Dreaming Into Dying: A Practice for Letting Go

 

dreaming-into-dying

Patience

I thought since last week I wrote on the topic of dreaming into retirement, well – why not take it a step further and look at dreams of the dying or dreams of death?

Research Into Dreams of the Dying

Here’s an interesting article from the New York Times February 2, 2016.  The story is about some work from a team of researchers led by Dr. Christopher Kerr at Hospice Buffalo.   The study was conducted with fifty-nine terminally ill patients, nearly all of whom reported having dreams or visions, most of which were comforting.  The article noted that

The dreams and visions loosely sorted into categories: opportunities to engage with the deceased; loved ones “waiting;” unfinished business. Themes of love, given or withheld, coursed through the dreams, as did the need for resolution and even forgiveness. In their dreams, patients were reassured that they had been good parents, children and workers. They packed boxes, preparing for journeys, and, like Mr. Majors, often traveled with dear companions as guides. Although many patients said they rarely remembered their dreams, these they could not forget.

Reading about “traveling companions” reminded me of a dream my father related to me some weeks before he passed away.

Dreams and Dying as Part of Life’s Process Toward Completion

The article and the research it discusses are remarkable because it addresses one of the taboo subjects around dying as a life process – is there preparation for it with our psyche’s assistance (through dreams or visions) and whether persons sometimes know in advance that death is imminent (notwithstanding the lack of knowledge of an illness).  Our cause and effect, materialist-objectivist obsession with measuring what we can know (or pretend to know, if enough people are in agreement) generally simply denies outright the mystery of the end of life.  But as more people die at home or with hospice and palliative care providers who are not leading a pitched against the “enemy” – collectively disease and death – it seems that we are gaining more personal experience with death and dying.  It might represent a gradual questioning or moving away from the model of technocratic dying in hospitals, where expressions of our relationship with and compassion for dying loved ones generally had to be subjected to the intrusions of our medical-industrial establishment and its protocols administered by “experts.”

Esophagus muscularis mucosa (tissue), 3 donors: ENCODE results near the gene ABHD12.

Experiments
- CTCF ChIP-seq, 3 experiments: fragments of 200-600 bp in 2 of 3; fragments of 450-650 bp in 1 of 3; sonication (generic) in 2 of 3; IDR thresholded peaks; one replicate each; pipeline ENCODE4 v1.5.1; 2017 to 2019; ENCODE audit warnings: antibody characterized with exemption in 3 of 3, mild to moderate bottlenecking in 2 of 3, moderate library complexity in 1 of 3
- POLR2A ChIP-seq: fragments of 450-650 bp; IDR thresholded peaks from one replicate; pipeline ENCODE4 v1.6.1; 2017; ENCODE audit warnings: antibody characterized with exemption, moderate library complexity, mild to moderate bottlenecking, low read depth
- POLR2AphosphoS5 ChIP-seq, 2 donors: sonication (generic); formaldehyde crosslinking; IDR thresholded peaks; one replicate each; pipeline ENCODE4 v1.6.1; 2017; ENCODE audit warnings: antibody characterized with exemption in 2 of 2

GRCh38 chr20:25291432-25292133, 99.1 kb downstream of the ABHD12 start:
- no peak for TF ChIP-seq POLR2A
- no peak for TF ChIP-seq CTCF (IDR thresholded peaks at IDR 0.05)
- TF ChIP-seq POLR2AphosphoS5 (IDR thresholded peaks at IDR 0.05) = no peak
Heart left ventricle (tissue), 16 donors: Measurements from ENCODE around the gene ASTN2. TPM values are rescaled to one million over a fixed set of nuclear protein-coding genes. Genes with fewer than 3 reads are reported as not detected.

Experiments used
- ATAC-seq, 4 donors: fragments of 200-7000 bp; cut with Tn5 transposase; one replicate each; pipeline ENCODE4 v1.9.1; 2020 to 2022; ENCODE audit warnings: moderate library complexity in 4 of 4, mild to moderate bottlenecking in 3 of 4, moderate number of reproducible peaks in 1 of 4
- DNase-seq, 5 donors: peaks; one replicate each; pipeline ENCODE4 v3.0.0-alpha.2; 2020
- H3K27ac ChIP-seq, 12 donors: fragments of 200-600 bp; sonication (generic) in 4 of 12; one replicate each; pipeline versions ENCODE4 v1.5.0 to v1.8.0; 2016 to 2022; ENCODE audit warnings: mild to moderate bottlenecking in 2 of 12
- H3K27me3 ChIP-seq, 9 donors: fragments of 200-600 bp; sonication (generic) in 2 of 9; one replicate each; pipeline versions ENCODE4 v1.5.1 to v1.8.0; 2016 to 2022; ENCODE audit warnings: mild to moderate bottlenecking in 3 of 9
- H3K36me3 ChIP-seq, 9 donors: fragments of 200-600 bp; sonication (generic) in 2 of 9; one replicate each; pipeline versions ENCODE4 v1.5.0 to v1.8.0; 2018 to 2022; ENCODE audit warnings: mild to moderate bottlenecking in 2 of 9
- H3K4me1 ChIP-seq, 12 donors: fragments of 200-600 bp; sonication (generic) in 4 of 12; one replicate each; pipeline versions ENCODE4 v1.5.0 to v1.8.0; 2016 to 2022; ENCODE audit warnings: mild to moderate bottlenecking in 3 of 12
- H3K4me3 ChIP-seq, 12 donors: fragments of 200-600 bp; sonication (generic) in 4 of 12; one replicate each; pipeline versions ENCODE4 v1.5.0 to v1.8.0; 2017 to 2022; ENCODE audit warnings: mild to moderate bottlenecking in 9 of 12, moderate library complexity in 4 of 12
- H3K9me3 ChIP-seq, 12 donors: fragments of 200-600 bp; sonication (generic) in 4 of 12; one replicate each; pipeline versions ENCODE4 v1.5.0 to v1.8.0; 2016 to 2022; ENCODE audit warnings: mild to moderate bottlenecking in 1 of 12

A Scientific American Mind article entitled “Vivid Dreams Comfort the Dying” also explored Dr. Kerr’s work, which was published in the American Journal of Hospice & Palliative Care.  It seems that the conclusions are likely to be consistent with dreams of dying and deathbed visions and visitations recorded throughout history: that most of the time the person is comforted by the dream or vision of their impending demise, as if Psyche were assisting with the transitions as a kind of midwife.

The Experience Is More Likely to be Labelled a “Vision” if it is Comforting to the Dying Person

If the experience is upsetting to the person, typically a patient receiving hospice care, it might otherwise be termed a “hallucination” or “delirium.”  But I like the unequivocal language of this post from Crossroads Hospice about end-of-life visions:

These visions are not hallucinations or a reaction to medication. The most important thing to do if your loved one is seeing visions or having visitation dreams is to acknowledge and support them. Do not argue with your loved one about the experience, correct them, or try to explain the vision. Do not panic as that can upset your loved one. Instead, take them at their word and encourage them to share the experience with you.

“As a caregiver, it is not our job to prove, disprove, or do experiments,” says Carolyn. “We are there to provide support and comfort.

In most cases, these end-of-life visions are indeed a source of great comfort to the person experiencing them.

It’s reassuring to know that as more people are able to die at home with support from hospice care provided, this aspect of the death taboo is losing more of its sting.  A link to one last resource guide is in order, this one McGill University called “Nearing the End of Life: A Guide for Relatives and Friends of the Dying.”

© 2017 Barbara Cashman  www.DenverElderLaw.org

 

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